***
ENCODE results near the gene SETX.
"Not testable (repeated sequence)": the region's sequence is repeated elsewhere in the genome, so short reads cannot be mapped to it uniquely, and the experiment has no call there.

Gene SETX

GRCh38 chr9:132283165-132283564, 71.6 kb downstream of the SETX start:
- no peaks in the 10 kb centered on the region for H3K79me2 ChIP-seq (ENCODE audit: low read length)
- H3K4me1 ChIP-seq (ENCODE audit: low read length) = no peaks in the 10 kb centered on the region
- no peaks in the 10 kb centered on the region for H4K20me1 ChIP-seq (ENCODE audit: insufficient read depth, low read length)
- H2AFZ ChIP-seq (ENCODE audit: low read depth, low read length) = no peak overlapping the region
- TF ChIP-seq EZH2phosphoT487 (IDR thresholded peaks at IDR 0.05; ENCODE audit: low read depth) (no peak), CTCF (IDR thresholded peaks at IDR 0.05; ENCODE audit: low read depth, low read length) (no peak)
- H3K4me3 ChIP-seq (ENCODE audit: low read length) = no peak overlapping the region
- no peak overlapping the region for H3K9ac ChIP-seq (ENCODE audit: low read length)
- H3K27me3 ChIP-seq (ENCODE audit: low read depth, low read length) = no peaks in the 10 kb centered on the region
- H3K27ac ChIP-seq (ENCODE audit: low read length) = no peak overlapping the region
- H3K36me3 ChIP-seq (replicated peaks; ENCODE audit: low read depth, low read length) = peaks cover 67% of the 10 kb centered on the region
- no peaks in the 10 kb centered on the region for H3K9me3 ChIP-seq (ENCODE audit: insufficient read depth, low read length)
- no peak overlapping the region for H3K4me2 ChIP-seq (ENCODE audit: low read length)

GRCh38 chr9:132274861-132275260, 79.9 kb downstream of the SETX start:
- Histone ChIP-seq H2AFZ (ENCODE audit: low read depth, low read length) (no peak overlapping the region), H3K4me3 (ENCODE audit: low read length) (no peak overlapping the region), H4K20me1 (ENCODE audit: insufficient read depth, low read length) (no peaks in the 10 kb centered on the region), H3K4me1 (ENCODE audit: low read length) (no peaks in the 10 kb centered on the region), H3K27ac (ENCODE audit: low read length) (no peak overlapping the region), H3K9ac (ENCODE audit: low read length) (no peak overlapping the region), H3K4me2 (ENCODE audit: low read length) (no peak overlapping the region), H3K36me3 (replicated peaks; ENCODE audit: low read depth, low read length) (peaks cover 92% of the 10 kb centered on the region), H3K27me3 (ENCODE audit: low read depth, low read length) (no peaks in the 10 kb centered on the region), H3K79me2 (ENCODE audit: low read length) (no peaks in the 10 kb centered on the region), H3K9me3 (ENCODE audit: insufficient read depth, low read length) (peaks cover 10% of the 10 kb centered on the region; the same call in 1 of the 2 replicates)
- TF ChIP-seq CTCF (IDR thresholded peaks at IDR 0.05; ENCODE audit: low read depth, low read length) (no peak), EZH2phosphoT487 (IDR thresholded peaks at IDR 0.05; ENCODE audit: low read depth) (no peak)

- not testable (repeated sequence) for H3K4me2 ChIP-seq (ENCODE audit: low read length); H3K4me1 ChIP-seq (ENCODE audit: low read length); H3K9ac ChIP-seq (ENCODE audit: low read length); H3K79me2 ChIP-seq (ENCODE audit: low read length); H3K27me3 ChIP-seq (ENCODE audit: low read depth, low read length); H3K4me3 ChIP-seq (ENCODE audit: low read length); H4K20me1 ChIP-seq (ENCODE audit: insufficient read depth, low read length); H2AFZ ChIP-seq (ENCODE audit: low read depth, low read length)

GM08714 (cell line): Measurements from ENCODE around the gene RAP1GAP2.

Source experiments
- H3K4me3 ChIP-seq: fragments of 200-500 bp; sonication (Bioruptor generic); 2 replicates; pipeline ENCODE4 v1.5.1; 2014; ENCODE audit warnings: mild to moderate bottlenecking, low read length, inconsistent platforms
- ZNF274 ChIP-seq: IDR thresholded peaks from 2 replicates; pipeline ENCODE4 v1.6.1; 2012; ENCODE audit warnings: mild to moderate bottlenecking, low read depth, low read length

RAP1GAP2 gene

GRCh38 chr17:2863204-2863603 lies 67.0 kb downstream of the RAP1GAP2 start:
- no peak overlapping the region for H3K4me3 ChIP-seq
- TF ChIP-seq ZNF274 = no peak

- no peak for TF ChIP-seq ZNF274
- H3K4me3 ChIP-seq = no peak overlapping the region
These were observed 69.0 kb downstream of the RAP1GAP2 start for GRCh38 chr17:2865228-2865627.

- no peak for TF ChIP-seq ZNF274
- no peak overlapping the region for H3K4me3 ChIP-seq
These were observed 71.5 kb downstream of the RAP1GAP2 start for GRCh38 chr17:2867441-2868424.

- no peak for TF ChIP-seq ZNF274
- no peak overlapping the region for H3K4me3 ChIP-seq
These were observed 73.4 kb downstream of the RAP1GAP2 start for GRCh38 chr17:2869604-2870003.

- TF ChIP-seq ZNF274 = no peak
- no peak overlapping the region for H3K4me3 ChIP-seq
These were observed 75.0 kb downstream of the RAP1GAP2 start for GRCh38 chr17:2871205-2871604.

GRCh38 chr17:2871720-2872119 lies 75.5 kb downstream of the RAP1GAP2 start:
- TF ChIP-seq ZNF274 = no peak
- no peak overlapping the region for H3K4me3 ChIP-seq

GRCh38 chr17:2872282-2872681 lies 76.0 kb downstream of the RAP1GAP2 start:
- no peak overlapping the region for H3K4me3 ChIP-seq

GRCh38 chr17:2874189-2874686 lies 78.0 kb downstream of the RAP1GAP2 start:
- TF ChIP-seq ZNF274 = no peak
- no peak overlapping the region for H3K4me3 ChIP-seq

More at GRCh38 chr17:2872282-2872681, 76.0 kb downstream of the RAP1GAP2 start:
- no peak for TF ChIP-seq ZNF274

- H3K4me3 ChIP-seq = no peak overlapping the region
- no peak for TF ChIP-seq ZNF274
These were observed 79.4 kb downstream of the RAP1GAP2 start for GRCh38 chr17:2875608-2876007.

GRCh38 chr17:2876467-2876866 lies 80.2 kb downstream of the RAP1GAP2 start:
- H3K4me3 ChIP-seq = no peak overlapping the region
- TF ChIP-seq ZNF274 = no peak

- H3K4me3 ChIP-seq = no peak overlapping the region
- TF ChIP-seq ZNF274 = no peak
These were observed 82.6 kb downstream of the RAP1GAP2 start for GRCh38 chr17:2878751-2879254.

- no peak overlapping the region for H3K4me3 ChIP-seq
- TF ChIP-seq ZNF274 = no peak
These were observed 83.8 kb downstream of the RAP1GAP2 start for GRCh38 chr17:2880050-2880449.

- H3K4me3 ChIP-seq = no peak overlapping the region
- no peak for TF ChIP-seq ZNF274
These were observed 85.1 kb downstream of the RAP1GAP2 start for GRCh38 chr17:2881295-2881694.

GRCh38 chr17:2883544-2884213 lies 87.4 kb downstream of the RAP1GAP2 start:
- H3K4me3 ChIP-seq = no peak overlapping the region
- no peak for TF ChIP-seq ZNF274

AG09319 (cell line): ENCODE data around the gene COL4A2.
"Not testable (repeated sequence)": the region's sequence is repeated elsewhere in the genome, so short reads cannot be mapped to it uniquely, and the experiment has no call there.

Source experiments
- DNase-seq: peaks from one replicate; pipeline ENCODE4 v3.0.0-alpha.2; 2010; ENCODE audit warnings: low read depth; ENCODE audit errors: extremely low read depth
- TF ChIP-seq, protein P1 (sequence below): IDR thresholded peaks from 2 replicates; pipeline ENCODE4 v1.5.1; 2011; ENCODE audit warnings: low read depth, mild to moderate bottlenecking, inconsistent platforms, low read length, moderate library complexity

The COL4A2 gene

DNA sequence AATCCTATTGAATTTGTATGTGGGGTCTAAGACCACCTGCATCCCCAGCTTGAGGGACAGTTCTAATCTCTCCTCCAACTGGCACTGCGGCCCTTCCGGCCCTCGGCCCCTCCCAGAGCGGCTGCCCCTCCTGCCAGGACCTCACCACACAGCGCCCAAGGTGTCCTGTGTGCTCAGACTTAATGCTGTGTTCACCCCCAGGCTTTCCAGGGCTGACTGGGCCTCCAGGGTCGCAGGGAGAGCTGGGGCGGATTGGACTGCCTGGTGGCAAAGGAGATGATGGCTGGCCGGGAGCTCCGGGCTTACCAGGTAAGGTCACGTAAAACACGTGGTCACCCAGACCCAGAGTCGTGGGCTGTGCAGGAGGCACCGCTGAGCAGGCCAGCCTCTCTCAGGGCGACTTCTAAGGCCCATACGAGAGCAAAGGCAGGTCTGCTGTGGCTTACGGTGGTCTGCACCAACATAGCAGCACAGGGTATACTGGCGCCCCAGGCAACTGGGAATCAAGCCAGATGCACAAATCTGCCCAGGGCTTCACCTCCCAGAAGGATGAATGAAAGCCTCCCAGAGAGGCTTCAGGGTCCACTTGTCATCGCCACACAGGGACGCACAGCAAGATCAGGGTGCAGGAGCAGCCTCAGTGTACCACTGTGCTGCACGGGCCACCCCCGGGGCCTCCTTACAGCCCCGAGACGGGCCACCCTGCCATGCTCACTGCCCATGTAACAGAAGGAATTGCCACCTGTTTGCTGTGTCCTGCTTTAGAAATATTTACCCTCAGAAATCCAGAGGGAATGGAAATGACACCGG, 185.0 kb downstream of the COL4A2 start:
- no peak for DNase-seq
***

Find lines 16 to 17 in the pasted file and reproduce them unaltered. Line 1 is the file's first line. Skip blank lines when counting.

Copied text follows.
- no peak overlapping the region for H3K4me2 ChIP-seq (ENCODE audit: low read length)

GRCh38 chr9:132274861-132275260, 79.9 kb downstream of the SETX start: